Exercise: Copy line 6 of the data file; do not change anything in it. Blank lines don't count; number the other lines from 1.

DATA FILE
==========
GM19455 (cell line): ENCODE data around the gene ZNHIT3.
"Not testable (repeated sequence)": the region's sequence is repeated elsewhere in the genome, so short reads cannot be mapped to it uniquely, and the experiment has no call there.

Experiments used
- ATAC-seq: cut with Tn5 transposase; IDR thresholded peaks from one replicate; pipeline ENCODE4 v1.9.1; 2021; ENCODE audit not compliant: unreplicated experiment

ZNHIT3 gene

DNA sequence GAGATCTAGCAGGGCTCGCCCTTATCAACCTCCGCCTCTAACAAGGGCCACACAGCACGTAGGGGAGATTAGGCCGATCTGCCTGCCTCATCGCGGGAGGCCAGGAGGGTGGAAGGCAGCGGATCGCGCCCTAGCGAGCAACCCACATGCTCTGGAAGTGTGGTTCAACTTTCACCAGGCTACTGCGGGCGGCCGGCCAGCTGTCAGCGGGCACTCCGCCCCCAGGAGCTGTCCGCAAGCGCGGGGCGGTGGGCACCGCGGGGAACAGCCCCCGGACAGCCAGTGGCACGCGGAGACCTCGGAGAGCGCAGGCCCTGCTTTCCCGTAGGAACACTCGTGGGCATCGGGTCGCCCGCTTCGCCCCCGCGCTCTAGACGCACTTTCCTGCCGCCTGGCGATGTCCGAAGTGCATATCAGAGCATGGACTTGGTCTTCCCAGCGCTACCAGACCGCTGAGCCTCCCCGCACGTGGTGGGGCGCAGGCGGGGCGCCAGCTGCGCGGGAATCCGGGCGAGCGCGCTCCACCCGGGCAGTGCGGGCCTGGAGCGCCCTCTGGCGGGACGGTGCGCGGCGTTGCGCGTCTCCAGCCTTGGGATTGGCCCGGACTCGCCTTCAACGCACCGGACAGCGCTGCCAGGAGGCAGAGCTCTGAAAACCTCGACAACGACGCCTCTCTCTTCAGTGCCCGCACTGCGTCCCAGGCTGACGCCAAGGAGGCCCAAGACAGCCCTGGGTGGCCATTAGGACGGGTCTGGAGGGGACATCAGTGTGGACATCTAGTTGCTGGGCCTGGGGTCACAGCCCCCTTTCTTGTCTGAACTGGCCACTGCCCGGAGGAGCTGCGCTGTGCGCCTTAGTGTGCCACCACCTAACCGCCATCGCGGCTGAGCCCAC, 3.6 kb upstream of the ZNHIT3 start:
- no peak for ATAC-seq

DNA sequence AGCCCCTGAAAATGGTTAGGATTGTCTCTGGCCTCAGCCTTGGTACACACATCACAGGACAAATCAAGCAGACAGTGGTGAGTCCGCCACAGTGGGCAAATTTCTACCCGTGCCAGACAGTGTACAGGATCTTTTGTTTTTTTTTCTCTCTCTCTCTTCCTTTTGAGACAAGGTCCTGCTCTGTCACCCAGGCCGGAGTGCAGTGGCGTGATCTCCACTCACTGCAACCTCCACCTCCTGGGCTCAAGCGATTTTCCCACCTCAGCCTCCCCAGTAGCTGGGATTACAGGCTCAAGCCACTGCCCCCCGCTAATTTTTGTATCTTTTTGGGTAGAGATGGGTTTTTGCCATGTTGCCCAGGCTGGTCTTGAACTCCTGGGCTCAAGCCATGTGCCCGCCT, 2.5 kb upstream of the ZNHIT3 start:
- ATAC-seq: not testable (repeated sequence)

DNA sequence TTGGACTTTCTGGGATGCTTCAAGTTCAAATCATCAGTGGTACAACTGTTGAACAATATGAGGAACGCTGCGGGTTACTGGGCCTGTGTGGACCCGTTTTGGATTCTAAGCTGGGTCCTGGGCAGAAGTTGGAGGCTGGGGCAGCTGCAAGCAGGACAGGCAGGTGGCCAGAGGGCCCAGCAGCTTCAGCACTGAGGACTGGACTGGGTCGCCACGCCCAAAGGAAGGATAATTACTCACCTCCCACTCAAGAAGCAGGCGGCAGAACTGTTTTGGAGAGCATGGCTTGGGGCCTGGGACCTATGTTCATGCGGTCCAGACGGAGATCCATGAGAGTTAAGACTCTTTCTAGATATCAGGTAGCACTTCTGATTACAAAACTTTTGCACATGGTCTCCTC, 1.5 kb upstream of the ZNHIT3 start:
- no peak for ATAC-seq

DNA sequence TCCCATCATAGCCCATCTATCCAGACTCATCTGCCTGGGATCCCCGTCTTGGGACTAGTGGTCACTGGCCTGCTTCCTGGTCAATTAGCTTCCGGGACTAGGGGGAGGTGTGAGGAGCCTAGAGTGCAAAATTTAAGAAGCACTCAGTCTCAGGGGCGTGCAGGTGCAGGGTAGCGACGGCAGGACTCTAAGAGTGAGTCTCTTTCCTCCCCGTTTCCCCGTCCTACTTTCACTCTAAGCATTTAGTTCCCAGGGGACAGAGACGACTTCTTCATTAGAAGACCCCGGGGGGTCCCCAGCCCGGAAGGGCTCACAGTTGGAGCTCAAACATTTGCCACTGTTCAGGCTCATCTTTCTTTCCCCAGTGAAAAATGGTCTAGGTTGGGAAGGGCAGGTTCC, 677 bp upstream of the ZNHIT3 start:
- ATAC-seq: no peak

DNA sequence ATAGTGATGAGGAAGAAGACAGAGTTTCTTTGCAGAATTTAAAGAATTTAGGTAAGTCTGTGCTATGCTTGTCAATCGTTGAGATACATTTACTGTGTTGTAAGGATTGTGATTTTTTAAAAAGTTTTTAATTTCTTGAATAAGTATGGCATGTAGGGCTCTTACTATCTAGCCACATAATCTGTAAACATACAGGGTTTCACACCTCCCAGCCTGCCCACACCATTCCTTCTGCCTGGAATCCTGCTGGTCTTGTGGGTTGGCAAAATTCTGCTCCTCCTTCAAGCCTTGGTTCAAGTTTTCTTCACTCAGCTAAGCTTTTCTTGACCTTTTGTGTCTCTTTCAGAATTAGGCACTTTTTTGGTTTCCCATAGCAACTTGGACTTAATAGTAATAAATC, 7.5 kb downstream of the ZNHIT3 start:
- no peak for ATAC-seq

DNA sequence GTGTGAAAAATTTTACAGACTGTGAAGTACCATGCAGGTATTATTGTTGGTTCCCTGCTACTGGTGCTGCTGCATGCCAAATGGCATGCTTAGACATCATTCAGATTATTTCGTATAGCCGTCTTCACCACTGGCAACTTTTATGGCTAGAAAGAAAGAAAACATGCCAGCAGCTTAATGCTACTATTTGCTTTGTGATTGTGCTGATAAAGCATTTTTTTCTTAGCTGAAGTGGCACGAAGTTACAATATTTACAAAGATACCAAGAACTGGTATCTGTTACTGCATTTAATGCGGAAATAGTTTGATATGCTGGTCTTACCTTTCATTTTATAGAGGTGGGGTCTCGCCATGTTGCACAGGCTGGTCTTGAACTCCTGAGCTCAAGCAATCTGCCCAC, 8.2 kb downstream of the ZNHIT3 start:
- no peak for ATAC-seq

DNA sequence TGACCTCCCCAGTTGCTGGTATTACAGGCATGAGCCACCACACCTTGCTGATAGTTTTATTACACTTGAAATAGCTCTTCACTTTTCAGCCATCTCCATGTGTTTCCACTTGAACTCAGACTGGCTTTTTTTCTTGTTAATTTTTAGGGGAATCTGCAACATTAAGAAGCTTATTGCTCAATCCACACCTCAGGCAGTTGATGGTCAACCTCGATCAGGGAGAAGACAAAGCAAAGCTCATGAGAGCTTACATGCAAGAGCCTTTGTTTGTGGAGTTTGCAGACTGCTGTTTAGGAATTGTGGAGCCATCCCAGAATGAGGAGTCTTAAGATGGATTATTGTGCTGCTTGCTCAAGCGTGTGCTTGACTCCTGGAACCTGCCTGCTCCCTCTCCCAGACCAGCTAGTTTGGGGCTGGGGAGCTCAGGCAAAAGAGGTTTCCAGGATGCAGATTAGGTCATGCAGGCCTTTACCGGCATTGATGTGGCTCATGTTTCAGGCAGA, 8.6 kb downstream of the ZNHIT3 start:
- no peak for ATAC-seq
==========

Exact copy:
DNA sequence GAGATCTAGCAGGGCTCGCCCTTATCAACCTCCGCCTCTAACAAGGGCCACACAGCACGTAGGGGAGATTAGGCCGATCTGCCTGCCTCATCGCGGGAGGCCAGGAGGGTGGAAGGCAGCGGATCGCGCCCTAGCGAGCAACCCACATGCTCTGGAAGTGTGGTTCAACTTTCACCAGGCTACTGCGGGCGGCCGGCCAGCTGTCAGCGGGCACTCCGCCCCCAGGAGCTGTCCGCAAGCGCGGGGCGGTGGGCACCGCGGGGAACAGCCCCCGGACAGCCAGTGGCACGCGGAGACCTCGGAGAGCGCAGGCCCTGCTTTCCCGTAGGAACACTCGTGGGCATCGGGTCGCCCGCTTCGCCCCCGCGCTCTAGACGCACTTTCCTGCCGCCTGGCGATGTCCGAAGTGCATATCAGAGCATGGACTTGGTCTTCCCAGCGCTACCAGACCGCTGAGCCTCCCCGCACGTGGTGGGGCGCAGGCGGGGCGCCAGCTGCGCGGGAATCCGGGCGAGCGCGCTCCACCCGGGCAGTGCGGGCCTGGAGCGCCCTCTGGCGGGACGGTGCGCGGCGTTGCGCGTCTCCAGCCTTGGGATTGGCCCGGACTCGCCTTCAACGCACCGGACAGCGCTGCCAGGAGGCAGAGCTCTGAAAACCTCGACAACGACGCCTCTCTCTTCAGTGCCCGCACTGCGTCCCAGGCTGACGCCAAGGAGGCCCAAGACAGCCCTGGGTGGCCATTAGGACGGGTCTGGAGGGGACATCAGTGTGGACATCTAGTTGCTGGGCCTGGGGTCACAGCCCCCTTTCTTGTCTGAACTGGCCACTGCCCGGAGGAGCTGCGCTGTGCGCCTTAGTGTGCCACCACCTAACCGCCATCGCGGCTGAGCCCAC, 3.6 kb upstream of the ZNHIT3 start: